Chefs Love Salt — Too Much and Not Well

Why excess sodium is so tasty--and so tough to give up

  • Share
  • Read Later
Getty Images

Too much salt is bad for you. We all know that. But this spring, when an obscure New York State legislator proposed banning it from restaurant kitchens, my first impulse wasn't to consider the benefits of such a law; it was to start packing. Though the bill was roundly laughed off by the political establishment, the mere suggestion that "no owner or operator of a restaurant in this state shall use salt in any form in the preparation of any food" was enough to make me think briefly about moving to Canada.

In case you hadn't noticed, salt is the latest target in the crosshairs of government officials eager to encourage healthier eating habits. It was bound to happen. Nearly everybody with a body mass index greater than that of the Olsen twins already knows to steer clear of trans fat, high-fructose corn syrup and anything with the words creamy filling on the package. But do without salt? It would be easier to do without food.

Most Americans consume a good teaspoon and a half of sodium a day — more than double the 1,500 mg our bodies need. This excess salt is raising our blood pressure and with it our risk of heart attack and stroke — events that kill about 800,000 Americans a year. In April, a report by the Institute of Medicine called for federal limits on sodium content in packaged and restaurant food. The Food and Drug Administration has yet to announce any specific plans, but mandatory reductions are clearly a possibility. "Nothing is off the table," said FDA spokeswoman Meghan Scott. "Everyone's in agreement that something needs to be done ... We just don't know what it's going to look like."

Your heart may be happy about this, but your tongue won't be. Kitchen Confidential author Anthony Bourdain, speaking for chefs everywhere, describes salt as the one irreplaceable ingredient in the kitchen. "It's what makes food taste good," he says. "Traditional, intelligent and skilled used of salt has become confused in the minds of nanny-state nitwits with the sneaking of salt into processed convenience foods. Nothing else encapsulates the mission of the food ideologues better than this latest intrusion: they desire a world without flavor."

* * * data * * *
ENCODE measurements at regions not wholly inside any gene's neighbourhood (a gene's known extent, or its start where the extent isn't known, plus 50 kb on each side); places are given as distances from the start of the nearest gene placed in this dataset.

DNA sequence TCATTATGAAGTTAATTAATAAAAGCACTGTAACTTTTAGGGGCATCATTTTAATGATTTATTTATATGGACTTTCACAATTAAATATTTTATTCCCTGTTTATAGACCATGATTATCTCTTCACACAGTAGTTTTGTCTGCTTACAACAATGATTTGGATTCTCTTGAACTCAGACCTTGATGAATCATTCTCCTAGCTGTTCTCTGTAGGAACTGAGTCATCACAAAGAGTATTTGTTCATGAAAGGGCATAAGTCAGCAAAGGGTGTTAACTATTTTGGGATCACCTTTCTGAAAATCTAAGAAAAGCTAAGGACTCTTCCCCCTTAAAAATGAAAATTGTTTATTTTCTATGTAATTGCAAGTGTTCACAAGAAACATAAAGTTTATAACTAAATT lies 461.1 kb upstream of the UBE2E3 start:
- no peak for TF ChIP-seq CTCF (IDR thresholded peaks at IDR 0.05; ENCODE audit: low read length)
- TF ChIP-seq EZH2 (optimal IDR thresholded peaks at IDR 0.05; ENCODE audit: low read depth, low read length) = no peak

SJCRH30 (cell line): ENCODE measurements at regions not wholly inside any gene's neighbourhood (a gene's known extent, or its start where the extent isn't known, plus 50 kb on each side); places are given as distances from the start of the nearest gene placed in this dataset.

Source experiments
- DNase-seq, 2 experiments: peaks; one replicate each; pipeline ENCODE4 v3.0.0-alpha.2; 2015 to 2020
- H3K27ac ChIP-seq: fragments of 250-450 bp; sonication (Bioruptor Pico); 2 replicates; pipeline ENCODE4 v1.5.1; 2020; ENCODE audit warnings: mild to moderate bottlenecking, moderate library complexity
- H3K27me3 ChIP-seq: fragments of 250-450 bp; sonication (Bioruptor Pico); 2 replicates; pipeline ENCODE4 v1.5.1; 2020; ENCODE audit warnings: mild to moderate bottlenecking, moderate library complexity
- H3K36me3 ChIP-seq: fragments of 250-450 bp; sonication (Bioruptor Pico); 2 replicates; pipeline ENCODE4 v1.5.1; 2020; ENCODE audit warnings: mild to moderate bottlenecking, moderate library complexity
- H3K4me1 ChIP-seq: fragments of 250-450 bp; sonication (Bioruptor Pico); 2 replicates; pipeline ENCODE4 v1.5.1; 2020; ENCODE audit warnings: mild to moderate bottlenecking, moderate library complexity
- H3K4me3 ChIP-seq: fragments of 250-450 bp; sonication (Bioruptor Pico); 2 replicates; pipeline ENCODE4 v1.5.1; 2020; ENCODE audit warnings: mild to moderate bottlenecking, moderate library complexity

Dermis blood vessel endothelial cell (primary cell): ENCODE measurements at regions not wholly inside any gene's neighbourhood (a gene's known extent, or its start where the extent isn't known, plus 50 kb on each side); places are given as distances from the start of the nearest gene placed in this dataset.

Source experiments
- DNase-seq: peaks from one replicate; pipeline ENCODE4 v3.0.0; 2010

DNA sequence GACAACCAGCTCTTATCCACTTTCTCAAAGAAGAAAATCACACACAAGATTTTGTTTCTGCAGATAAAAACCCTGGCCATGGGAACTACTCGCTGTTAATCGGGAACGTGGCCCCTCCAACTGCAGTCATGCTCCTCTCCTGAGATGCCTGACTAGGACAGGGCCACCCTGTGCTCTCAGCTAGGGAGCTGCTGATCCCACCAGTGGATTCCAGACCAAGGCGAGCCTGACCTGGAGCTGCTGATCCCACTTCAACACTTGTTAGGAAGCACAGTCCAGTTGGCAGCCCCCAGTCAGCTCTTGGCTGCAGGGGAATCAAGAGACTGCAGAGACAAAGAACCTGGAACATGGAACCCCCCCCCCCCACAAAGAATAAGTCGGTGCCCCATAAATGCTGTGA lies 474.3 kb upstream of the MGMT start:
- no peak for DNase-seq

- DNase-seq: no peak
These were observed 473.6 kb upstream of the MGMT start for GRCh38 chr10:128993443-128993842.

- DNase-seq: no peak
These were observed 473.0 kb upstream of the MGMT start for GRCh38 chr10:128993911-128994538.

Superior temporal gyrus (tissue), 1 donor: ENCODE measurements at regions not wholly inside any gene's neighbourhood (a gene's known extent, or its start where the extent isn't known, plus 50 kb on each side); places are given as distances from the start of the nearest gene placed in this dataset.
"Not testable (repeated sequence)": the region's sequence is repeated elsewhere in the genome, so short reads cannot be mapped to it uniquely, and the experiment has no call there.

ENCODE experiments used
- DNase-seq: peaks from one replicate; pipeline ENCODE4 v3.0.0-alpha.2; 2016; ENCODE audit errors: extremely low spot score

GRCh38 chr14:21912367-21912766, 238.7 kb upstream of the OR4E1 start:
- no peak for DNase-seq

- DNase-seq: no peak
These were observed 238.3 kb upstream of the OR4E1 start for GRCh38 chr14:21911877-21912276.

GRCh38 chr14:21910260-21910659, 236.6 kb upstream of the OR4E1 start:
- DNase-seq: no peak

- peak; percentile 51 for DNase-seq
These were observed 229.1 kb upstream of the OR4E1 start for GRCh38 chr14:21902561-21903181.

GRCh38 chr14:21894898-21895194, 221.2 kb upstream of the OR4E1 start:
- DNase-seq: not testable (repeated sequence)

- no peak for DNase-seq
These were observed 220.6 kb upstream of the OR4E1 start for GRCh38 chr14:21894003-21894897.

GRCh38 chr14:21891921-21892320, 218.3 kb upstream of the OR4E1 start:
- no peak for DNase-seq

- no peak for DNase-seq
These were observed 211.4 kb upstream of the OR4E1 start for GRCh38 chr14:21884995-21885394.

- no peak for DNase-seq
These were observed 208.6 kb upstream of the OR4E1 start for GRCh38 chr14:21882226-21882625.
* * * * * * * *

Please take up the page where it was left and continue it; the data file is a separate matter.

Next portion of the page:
But the nitwits have a point. Our saltshakers are responsible for just 11% of the sodium we consume. The rest is added before your food reaches the table, whether it's a packaged TV dinner or a meal at your favorite restaurant. The food marketplace is under constant pressure to make everything tastier, more explosive, more exciting, and salt is everyone's go-to flavor enhancer because it opens up the taste buds. It's basically cocaine for the palate — a white powder that makes everything your mouth encounters seem vivid and fun. That's why restaurant cooks in particular use it in quantities that would make most customers' jaws drop. They grab fistfuls of it to cover steaks and roasts. They put a big pinch in a salad. It's everywhere.

And it's not as if salt is being added only behind our backs. An increasing number of restaurants are putting out little plates of gourmet salt, so that diners can pile on crystals the size of Rice Krispies. You can't even keep salt out of dessert these days: the rage is for chocolate pudding with Maldon crystals on top, salty caramel and various other savory-sweet combinations. (If you've ever had a Hershey's Take 5 bar, you know how good this odd-sounding combo really is.)

One reason for the Great Salt Epidemic is that no one has developed a viable salt substitute. If you want to cut sugar, no problem. There's Sweet'n Low, NutraSweet and Splenda and more varieties on the horizon. The sugarless York Peppermint Patties are so good that I don't remember what the real ones taste like. But what are you supposed to replace salt with? Pepper? And so our sodium intake snowballs. The saltier foods are, the more we like them. And the more we like them, the more salt we get.

Like attention, praise and porn, salt is one of those instant gratifiers that are easy to get too much of and hard to get by without. The National Salt Reduction Initiative — a public-private partnership that was started in New York City and recently signed on 16 U.S. food companies, including Kraft, Heinz and Boar's Head — is modeled on a voluntary initiative in the United Kingdom, where foodmakers have reduced the sodium in some products by more than 40%. Of course, they didn't have to contend with the American palate. The country-fried-steak dinner at Denny's has more than 3,600 mg of sodium, roughly the equivalent of 24 strips of bacon. Seriously? I think we can be trained to get by with 15 or 20.